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[From Eustace's Tour through Italy.] BEYOND Torre d'Annonciato the road turns a little from the sea, and crosses the ancient Palus Pompeiana, once perhaps a marsh, now a rich plain, raised and fertilized by the very ashes which buried the unfortunate Pompeii. We stopped at a farmhouse in appearance, and alighting in the court, found ourselves in the quarters of a legion of Roman soldiers: the destination and date of this edifice, its form and colouring, the names and jests of the soldiers scribbled on the walls, fresh as if written yesterday, are objects sufficiently curious to interest without the aid of architecture, of which this building cannot boast; it is an oblong square, with a portico on all sides, supported by Doric pillars of brick plastered over and painted alternately red and yellow, with the exception of the two in the middle of each side, which are blue; behind are numerous apartments, about fourteen feet square. Immediately behind the barracks are two theatres, one small, and supposed to have been covered, the other large; both these edifices were lined with marble, beautifully paved, and in every respect highly finished. The pavement of the arena of the smaller theatre is entire ; and engraved on it, in a line parallel with the stage, are the following words in large brass letters:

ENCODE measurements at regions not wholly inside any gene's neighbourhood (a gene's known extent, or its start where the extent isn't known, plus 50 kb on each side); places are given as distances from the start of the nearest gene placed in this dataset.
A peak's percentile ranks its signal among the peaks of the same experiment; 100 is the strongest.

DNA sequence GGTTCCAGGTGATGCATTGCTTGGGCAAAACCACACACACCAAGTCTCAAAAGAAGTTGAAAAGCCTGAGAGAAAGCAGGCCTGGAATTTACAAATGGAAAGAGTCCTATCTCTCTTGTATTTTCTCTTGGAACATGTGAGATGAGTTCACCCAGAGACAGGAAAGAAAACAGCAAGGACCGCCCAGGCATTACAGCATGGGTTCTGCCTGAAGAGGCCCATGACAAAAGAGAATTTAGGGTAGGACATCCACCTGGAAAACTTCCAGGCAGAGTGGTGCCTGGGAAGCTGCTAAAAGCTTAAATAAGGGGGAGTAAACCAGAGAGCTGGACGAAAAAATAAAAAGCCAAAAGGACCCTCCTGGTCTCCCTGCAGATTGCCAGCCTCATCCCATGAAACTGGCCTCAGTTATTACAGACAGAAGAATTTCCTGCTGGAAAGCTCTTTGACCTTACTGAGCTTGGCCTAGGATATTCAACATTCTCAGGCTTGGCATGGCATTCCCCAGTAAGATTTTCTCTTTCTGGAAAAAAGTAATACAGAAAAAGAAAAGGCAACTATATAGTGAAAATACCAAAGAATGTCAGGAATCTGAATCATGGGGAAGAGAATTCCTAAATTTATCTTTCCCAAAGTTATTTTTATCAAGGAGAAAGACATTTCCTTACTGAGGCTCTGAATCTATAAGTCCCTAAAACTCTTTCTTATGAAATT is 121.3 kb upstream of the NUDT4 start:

M. Oculatius, M. F. Verus 11 Vir pro ludis. In other respects, these theatres are exactly of the same form as the Teatro Olimpico of Palladio at Verona: having, like it, a parrow proscenium, and three entrances (one large, the other two less) to the stage from the scenery behind. In the larger of these fabrics the seats rest on the side of a hill, above which was a colonnade or portico communicating with a public walk, or rather forming a part of a forum. The side of a hill was indeed pecilliarly favourable to the arrangements of an ancient theatre, and seems to have been frequently chosen for the purpose. These theatres, when discovered, were nearly entire; they have since been stripped of their decorations, but still retain all their great characteristic features.

The street, which runs from the neighbourhood of the soldiers' quarters to the gate is narrow, that is, only about thirteen feet wide, formed like the Via Appia at Itri and other places, where it remains entire, of large stones fitted to each other in their original form, without being cut or broken for the purpose. There are on each side parapets raised about two feet above the middle, and about three feet wide. The pavement is furrowed by two deep ruts, which show evidently that the carriages always kept the same line, and that the wheels were about four feet asunder; of